Adding support for Google Pay may seem like a standard process, but there are many decisions you need to make that impact the success of your Google Pay integration project. Technical shortcuts may place additional burdens on your users, so it's important to keep user experience in mind when planning an integration. By looking for opportunities to optimize how your cards are added and managed in the user's wallet, you'll enjoy higher tokenization success rates, greater customer engagement, significantly fewer customer service calls, and represent your brand well through Google Pay.
Integrate with Google Pay APIs
Google Pay offers APIs that enable you to more tightly manage how your customers interact with Google Wallet. The Push Provisioning API lets you add Google Wallet functionality to your own banking app or website. Many issuers around the world have chosen to integrate with our Push Provisioning API to reduce operational complexity and save costs arising from running their own HCE wallet.
Push Provisioning API best practices
To optimize your Push Provisioning API integration, Google recommends incorporating the following best practices:
Green path: Green path push provisioning tokenizations, if possible.
Instant issuance: Encourage users to add to Google Wallet while waiting for the physical card.
Prominently feature the ability to push provision: Publish banners in your app to promote push provisioning and make the provisioning button accessible.
For further details, refer to Best practices for push provisioning.
ID&V best practices
Google supports a range of ID&V methods. Well thought out and high performing ID&V processes yield token activation rates of +90% on Google Pay (see list of ID&V methods in order of activation rate). The purpose of ID&V is to prevent fraudulent activity on the device, but, in practice, many legitimate users are also lost at this step. Any legitimate users lost during ID&V aren't able to use your card in Google Pay and are forced either to use another issuer's card in Google Pay or resort to physical cards. Making a little extra investment up front to support a more diverse set of ID&V options pays off significantly in terms of adoption, security, and reduced support calls.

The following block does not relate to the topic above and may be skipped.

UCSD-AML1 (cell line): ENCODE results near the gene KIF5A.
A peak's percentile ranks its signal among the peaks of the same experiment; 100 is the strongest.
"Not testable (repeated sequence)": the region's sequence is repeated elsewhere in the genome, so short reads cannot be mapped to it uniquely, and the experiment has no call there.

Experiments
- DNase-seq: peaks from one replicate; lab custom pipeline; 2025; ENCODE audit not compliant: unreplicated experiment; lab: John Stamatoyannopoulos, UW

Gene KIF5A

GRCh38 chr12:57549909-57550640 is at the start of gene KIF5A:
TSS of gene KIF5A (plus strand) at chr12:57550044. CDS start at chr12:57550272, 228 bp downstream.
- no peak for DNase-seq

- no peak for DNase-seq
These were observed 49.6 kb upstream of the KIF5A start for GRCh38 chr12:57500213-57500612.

1. Make the most of risk signals
Google provides various risk signals and recommendations, including but not limited to account and device risk scores, through each of the TSPs. The specific signals depend on the TSP and the data they provide to you. These signals can significantly reduce the risk of fraud without requiring any additional interaction by the customer. This data in addition to the issuer's risk engine allows the issuer to determine the right ID&V approach to offer the user for each provisioning request. For example:
Most issuers reserve the red path for an unacceptable risk rating, which is typically a very small fraction of attempts.
Most issuers send manual provisioning attempts to yellow path, except when it is a trusted device (e.g. setting up a new phone when the old phone already had a device token).